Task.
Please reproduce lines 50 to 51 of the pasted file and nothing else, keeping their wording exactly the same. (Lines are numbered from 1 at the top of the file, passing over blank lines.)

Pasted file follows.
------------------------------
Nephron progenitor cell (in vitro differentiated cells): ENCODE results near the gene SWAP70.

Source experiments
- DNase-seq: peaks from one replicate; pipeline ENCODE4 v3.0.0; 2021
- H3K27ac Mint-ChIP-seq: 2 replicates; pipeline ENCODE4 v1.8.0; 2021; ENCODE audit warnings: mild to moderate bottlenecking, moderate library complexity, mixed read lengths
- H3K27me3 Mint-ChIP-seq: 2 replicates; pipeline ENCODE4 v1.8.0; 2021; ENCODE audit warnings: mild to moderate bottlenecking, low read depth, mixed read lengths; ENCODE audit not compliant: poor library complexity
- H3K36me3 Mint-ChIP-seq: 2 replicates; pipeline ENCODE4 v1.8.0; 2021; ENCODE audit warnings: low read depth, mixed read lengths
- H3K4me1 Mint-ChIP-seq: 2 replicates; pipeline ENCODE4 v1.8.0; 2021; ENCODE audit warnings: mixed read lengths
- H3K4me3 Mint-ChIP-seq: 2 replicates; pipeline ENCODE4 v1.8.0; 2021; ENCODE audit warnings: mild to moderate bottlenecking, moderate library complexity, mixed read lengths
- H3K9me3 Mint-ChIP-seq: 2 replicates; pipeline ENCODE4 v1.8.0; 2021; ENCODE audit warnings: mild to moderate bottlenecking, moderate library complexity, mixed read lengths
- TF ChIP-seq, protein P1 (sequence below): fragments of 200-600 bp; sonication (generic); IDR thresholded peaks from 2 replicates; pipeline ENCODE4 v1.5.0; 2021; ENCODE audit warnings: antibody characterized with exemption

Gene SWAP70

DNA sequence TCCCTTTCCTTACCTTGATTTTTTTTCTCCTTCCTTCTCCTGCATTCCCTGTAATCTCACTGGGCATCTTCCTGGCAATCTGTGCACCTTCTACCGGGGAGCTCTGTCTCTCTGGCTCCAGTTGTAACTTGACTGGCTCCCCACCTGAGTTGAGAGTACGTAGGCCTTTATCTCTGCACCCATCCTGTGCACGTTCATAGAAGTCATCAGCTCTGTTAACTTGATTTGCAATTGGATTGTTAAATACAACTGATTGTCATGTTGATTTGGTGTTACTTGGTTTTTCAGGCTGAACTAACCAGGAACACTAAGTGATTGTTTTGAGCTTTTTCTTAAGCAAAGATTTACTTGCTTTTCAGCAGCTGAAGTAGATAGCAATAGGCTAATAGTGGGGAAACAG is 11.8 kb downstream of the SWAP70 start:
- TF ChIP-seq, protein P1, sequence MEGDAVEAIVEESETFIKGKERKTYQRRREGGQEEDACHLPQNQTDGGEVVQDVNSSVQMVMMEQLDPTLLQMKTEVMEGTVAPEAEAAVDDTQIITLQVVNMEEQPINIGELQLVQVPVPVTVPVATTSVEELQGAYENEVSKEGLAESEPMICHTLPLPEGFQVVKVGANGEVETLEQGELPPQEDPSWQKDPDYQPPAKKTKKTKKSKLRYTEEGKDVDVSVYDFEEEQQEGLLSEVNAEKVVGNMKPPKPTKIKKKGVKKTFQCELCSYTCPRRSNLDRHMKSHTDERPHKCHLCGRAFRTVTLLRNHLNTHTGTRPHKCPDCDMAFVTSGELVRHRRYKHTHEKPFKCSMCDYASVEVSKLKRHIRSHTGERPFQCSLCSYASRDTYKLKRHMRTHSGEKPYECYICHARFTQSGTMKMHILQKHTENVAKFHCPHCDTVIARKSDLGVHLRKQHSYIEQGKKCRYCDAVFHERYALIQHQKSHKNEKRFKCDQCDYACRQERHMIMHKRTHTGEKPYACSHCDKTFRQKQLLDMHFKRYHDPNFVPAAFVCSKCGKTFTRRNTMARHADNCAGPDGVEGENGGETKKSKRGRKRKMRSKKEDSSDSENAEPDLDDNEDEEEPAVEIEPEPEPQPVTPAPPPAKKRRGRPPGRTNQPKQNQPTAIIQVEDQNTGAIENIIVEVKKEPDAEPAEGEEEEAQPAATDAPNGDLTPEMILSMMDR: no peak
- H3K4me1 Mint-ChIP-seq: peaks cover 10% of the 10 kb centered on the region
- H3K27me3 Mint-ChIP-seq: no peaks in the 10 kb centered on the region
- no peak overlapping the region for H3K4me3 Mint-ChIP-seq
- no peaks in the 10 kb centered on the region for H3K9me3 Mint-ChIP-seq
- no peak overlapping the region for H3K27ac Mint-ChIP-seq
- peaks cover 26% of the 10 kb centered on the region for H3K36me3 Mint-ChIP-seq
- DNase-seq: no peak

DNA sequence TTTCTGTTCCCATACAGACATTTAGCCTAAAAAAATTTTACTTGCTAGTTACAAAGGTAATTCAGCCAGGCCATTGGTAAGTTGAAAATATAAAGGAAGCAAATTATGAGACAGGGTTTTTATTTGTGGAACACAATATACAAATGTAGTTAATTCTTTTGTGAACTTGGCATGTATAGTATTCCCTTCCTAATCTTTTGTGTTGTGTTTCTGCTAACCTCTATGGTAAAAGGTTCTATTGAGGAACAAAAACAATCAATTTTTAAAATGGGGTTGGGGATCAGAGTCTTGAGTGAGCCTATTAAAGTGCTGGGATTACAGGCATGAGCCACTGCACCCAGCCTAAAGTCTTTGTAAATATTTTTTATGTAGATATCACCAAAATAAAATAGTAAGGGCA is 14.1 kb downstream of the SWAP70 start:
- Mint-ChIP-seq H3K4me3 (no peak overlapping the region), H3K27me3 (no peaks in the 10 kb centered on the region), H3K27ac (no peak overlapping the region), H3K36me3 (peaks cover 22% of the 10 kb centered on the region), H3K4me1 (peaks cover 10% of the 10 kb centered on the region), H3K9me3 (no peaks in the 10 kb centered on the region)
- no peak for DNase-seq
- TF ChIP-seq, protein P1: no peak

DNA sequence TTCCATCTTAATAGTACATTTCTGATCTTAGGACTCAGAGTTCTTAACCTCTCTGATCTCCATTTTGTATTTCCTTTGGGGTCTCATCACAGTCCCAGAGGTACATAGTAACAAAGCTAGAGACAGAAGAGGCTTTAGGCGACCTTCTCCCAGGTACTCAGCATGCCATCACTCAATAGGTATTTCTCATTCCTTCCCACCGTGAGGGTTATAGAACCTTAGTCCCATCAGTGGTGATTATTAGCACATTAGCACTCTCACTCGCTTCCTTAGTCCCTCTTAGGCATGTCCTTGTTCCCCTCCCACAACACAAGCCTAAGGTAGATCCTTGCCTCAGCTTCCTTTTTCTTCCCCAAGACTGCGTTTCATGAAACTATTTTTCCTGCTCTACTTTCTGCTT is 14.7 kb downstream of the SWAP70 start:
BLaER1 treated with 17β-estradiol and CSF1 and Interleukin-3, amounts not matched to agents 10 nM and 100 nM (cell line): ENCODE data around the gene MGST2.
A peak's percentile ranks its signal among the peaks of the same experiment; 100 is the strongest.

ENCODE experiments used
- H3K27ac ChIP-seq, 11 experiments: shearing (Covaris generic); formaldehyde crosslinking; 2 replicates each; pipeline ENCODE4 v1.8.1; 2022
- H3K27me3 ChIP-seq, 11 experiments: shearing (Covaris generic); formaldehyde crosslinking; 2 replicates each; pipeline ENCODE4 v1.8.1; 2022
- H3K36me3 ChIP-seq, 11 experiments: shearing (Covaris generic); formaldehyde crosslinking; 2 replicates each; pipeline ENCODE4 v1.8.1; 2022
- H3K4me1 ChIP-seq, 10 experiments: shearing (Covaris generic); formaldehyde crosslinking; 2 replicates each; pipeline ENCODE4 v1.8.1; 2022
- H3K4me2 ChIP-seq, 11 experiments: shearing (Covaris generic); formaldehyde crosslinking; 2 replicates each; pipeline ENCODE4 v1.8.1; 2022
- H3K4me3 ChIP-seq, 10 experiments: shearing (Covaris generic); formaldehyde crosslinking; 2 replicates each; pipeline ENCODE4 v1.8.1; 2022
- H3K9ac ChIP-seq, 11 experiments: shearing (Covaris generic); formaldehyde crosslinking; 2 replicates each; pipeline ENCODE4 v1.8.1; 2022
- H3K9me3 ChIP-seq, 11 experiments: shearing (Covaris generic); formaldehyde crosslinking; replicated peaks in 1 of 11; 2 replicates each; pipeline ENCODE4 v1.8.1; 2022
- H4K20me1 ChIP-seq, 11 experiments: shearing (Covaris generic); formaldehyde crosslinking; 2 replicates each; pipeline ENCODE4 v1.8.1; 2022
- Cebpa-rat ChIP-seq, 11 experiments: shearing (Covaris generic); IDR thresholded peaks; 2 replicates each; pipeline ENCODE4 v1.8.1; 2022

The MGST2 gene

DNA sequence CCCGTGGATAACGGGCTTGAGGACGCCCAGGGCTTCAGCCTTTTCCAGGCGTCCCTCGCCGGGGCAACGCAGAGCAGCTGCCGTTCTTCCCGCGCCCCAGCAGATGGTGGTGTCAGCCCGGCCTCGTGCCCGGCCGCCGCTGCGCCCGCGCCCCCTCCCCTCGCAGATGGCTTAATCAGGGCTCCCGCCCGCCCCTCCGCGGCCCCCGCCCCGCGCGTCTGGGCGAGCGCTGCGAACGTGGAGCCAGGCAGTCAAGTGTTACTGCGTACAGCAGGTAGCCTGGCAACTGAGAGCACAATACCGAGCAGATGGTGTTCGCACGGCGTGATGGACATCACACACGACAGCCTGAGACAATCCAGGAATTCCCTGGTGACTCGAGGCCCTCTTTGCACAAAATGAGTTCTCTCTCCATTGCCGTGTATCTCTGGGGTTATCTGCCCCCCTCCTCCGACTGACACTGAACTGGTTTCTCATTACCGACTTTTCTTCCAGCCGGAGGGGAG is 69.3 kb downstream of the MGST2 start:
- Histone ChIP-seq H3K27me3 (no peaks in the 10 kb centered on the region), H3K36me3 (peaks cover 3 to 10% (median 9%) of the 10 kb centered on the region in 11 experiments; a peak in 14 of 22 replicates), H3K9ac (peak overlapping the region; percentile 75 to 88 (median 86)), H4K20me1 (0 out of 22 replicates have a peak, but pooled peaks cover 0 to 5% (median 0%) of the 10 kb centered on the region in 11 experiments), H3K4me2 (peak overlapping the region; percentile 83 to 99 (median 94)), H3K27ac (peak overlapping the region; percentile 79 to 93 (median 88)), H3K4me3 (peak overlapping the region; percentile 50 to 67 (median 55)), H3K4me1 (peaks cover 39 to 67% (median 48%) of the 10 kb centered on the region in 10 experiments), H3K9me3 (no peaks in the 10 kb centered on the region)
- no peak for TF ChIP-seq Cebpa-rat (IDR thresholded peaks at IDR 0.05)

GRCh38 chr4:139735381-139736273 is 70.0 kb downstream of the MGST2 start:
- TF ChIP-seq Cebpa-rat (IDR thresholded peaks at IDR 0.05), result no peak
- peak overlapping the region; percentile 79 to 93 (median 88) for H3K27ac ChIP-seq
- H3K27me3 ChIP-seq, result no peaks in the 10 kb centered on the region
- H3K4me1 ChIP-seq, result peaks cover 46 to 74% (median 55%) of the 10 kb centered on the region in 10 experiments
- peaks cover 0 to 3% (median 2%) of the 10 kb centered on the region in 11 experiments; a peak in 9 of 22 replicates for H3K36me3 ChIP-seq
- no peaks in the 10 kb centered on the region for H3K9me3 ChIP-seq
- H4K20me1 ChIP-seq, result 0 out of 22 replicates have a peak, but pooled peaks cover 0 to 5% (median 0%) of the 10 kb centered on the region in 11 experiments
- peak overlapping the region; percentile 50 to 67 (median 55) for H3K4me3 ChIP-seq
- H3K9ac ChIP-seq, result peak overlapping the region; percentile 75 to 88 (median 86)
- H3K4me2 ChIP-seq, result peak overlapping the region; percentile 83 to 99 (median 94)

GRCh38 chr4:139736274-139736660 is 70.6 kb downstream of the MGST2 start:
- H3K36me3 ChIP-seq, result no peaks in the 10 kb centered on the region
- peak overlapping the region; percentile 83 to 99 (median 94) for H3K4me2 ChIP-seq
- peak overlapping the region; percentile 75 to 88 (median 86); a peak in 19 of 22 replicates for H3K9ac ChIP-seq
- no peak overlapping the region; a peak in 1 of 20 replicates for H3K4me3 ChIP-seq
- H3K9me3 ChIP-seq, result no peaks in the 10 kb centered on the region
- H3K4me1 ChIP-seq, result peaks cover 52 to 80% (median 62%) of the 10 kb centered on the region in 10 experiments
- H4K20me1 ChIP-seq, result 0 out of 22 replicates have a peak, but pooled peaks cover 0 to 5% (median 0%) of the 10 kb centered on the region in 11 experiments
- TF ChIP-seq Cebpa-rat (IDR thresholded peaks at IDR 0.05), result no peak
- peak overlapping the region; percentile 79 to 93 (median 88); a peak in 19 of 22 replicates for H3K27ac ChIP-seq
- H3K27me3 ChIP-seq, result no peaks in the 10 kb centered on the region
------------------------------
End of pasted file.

- H4K20me1 ChIP-seq, result 0 out of 22 replicates have a peak, but pooled peaks cover 0 to 5% (median 0%) of the 10 kb centered on the region in 11 experiments
- peak overlapping the region; percentile 50 to 67 (median 55) for H3K4me3 ChIP-seq